• So, in conclusion we have learned a few things. First, there is a strong relationship between prevalence and coverage but both magazines are placing low emphasis on strokes, lung cancers and liver disease. that women who want to learn more about these health risks should consult Self magazine, but this poses a problem since it is only printed in English.Second, we learned that Self magazine is covering articles more often and dedicating more space to serious health risks when compared to Vanidades. Third, we found that there are three health risks where we find notable differences between the two populations that are given significantly more coverage in Self magazine that in Vandidades. Yet finally, when we take into consideration the amount of space dedicated to these health risks, we find that in each magazine gives less than 5%, which tells us that both magazines give little attention to the most prevalent, yet preventable health risks among women.
  • The Prevalence and Coverage of Serious Health Risks in Popular Women's Magazines

    1. 1. Theprevalence& Coverage of Serious health risks<br />A Content Analysis of Popular Women’s Health Magazines <br />Targeting General and Hispanic Populations<br />Shanna Kurpe<br />Gary R. Heald, PhD.<br />Juliann Cortese, PhD.<br />
    2. 2. Research Review<br />Minorities are at significant risk for lifestyle-influenced diseases(Andresen & Brownson, 1999; National Women’s Health Information Center, 2006; Read & Gorman, 2005).<br />Inequalities exist in the Media (Hall, Folta, & Goldberg, 2007; Mastin & Campo, 2006; “Magazines aimed”, 2005; Pollay, Lee, & Carter-Whitney, 1992).<br />These inequalities may contribute to health gaps (Duerksen, et al., 2005). <br />
    3. 3. Women and health<br />Health Decision-Maker<br />Neglect their health for the family<br />Influence family habits<br />Negative Lifestyle Trends<br />38.7% insufficient physical activity<br />71.3% insufficient fruits and veggies<br />Increase in tobacco and alcohol use<br />High-risk heterosexual contact<br />Increase in Serious Diseases<br />Lung Cancer<br />Heart Disease<br />HIV/AIDS<br />
    4. 4. Gaps in health status<br />
    5. 5. Media influence<br />Notable Differences in Media<br />Portrayal of ethnic minorities<br />Information available to minorities<br />Influences Knowledge and Behavior<br />Benefits to Health Communicators<br />Unique Ability to Narrowcast <br />Pass-along Value<br />Esthetic Appeal<br />Primary Source of Health Information<br />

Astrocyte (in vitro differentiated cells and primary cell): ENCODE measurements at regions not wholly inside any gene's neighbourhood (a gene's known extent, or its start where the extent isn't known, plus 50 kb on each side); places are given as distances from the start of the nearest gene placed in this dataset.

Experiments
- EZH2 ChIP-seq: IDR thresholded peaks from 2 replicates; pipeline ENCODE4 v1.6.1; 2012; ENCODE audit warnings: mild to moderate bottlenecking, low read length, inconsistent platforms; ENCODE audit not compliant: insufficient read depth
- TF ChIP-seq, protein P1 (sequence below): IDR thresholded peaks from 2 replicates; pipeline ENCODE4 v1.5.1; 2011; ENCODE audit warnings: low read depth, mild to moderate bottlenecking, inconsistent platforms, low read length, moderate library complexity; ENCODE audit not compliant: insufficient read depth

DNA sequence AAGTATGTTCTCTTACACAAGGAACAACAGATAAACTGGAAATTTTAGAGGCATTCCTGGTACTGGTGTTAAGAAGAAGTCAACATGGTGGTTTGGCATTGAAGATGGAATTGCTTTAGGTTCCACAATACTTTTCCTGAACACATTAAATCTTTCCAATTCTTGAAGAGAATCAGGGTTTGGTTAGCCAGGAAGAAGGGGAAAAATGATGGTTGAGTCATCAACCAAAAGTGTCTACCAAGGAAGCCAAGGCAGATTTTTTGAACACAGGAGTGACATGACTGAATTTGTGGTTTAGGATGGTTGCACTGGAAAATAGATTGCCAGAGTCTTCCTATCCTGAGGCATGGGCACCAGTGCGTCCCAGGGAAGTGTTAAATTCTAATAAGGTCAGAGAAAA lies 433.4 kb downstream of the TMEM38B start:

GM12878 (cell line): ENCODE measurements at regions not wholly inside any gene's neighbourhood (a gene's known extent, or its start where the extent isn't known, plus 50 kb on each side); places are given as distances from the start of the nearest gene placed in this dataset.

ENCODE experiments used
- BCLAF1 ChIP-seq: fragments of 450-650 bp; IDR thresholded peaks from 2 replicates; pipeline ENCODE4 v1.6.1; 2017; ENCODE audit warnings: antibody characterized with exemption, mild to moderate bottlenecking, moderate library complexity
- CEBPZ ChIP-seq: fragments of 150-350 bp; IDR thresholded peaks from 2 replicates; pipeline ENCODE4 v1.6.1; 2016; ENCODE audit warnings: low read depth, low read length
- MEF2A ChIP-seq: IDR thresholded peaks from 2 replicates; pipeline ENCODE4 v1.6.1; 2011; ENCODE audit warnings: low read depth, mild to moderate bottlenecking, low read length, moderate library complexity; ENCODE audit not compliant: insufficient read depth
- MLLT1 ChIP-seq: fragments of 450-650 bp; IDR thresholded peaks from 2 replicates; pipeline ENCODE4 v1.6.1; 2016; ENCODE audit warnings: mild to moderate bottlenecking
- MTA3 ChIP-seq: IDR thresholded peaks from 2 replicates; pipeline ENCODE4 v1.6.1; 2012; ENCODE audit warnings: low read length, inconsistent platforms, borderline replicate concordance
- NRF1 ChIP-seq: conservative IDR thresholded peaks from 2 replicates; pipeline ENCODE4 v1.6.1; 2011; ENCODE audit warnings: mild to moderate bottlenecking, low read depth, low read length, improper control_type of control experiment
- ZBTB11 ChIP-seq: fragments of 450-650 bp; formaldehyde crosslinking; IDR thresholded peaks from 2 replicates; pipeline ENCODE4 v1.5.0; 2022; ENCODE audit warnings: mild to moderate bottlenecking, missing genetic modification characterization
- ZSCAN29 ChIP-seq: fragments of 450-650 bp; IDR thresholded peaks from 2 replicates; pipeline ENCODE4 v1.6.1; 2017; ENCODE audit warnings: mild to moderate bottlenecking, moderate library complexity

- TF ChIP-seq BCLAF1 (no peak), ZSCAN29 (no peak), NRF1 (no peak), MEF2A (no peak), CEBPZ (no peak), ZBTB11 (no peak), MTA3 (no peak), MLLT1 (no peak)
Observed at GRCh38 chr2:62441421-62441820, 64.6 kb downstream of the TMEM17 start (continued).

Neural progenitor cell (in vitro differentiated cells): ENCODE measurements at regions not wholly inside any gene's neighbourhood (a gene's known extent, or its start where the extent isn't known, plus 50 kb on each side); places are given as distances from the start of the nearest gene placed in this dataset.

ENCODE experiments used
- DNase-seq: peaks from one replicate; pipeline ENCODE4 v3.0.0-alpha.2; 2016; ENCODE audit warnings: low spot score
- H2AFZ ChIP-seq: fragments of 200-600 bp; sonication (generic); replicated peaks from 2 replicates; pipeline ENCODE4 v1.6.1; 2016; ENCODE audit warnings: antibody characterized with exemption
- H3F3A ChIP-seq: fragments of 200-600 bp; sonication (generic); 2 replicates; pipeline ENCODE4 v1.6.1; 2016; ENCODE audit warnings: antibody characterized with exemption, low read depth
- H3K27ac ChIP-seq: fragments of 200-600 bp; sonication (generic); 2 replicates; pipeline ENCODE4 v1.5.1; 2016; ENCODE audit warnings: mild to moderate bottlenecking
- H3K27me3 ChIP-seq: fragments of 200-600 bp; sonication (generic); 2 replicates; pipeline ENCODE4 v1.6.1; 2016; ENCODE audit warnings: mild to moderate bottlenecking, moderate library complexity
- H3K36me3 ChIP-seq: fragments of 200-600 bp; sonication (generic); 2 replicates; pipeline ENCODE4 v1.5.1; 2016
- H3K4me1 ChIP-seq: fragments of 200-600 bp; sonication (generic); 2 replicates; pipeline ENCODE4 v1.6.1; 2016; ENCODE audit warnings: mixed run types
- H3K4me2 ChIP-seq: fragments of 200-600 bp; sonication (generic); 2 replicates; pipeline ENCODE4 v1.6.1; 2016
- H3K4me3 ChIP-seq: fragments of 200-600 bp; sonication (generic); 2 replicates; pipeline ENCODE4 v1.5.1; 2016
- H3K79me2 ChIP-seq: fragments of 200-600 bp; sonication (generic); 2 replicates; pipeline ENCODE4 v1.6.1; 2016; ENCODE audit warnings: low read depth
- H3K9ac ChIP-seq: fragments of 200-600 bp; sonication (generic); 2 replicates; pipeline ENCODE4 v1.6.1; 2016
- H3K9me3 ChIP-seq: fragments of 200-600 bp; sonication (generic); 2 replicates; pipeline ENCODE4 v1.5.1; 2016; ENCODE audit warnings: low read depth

6. 6. Research Questions<br />To what extend does the content of articles in U.S. general women’s audience health-related magazines parallel the high-risk causes of morbidity and mortality in the U.S?<br />To what extent does the content of articles in U.S. Latina/Hispanic women’s health-related magazines parallel the high-risk causes of morbidity and mortality among Latino/Hispanic persons in the U.S.?<br />When comparing health-related U.S. magazines targeting general and Latina/Hispanic women audiences, is there a difference in the coverage of high-risk causes of morbidity and mortality among women in the United States? <br />
    7. 7. A careful comparison<br />
    8. 8. Coding methods<br />
    9. 9. Prevalence vs. Coverage (General)<br />
    10. 10. Prevalence vs. Coverage (hispanic)<br />
    11. 11. Differences in coverage (frequency)<br />
    12. 12. Differences in coverage (size)<br />
    13. 13. conclusions<br />Both magazines places low emphasis on:<br />Cerebrovascular Diseases<br />Trachea, Bronchus and Lung Cancer<br />Liver Disease and Cirrhosis<br />SELF Magazine Covers Health Risks<br />More often per 100 Pages<br />More space in Square Inches<br />Diseases w/Noticeable Differences found in SELF<br />Diabetes<br />Cervical Cancer<br />Hepatitis B<br />Total Space Dedicated to Health Risks<br />SELF < 5%<br />Vanidades = 0.47%<br />